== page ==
Another concern is that the photograph looks blurry and less clear, as a result of the way it has been prepared.
Transliteration of non-English names
Names containing non-English letters are usually spelled using the local script in the non-machine-readable zone of the passport, but are transliterated according to the standards of theInternational Civil Aviation Organization (ICAO) in the machine-readable zone, e.g. the German umlauts (ä, ö, ü) and the letter ß are transcribed as AE/OE/UE and SS, respectively, thus Müller becomes MUELLER, Groß becomes GROSS, and Größmann becomes GROESSMANN.
The ICAO transcription is mostly used for computer-generated and internationally used documents such as airplane tickets, but in some cases (such as on US visas) English transliteration is used. German credit cards use in the non-machine-readable zone either the correct or the transliterated spelling.
The three possible spelling variants of the same name (e.g. Müller / Mueller / Muller) in different documents sometimes lead to confusion, and the use of two different spellings within the same document (such as in the passports of German-speaking countries) may give border agents unfamiliar with foreign orthography the impression that the document is a forgery.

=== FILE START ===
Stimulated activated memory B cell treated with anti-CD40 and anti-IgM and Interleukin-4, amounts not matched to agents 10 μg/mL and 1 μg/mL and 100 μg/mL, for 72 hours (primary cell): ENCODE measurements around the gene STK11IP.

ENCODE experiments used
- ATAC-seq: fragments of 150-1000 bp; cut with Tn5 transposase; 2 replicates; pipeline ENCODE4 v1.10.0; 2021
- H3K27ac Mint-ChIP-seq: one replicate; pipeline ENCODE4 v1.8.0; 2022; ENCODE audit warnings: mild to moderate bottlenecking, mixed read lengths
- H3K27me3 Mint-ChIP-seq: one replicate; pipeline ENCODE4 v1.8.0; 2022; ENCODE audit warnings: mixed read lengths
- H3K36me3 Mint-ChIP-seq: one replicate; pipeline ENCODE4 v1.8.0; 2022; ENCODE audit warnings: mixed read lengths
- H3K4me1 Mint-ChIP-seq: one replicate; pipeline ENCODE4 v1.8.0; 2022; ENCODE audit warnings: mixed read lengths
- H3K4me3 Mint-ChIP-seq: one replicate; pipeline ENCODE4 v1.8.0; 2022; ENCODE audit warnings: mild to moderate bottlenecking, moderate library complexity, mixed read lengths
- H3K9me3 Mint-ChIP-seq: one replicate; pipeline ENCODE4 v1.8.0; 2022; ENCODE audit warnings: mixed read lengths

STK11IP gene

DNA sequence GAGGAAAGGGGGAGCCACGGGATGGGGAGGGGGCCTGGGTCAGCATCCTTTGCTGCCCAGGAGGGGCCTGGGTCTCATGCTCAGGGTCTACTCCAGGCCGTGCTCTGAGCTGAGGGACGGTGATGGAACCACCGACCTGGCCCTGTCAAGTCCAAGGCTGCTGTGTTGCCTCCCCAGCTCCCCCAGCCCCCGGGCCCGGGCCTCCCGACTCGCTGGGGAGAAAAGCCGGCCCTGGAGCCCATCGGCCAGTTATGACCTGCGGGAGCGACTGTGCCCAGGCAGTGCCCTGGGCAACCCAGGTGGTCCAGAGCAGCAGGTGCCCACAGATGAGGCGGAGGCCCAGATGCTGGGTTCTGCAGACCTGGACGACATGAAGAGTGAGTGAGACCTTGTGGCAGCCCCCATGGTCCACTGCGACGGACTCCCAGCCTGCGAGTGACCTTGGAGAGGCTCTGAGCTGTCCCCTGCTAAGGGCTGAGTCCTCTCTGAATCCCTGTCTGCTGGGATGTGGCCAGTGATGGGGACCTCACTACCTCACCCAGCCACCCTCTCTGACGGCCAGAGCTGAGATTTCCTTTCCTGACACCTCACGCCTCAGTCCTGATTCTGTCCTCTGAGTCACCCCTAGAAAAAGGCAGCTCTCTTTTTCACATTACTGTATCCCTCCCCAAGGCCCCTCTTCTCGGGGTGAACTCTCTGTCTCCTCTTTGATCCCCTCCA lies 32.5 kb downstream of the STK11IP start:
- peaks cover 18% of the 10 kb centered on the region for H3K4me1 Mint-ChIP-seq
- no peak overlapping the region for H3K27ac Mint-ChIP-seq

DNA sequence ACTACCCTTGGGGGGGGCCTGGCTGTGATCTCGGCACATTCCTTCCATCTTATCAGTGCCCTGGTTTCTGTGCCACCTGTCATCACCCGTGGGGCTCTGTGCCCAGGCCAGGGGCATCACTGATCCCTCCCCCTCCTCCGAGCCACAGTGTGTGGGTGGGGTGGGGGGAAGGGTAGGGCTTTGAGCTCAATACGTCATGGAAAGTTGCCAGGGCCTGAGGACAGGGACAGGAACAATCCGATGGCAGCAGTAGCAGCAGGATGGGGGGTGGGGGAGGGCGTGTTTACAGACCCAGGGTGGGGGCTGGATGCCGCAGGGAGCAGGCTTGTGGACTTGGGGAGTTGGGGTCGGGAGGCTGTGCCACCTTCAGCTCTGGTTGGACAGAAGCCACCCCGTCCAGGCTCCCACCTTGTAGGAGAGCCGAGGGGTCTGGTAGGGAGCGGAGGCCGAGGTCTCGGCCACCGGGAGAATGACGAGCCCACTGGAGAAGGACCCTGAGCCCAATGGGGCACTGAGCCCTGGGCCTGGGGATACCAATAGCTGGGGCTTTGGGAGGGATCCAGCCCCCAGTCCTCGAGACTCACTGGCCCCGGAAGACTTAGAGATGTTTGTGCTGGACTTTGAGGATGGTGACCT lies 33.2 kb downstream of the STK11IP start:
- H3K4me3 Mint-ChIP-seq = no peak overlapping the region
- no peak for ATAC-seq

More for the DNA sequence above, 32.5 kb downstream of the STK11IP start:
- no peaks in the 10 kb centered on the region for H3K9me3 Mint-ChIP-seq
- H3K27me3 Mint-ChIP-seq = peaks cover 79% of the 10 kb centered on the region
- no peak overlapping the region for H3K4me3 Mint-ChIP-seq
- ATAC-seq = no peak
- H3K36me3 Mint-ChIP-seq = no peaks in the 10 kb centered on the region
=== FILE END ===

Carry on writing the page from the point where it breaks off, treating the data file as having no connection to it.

In response to this confusion, some Austrian passports contain a note in German, English, and French that AE/OE/UE/SS are the common transliterations of Ä/Ö/Ü/ß.
Names originally written in a non-Latin writing system may present another problem if there are no internationally recognized transliteration standards. For example, the Russian name Горбачёв is transcribed "Gorbachev" in English, "Gorbatschow" in German,"Gorbatchov" in French and "Gorbachov" in Spanish (i.e. using the phonology of the target language).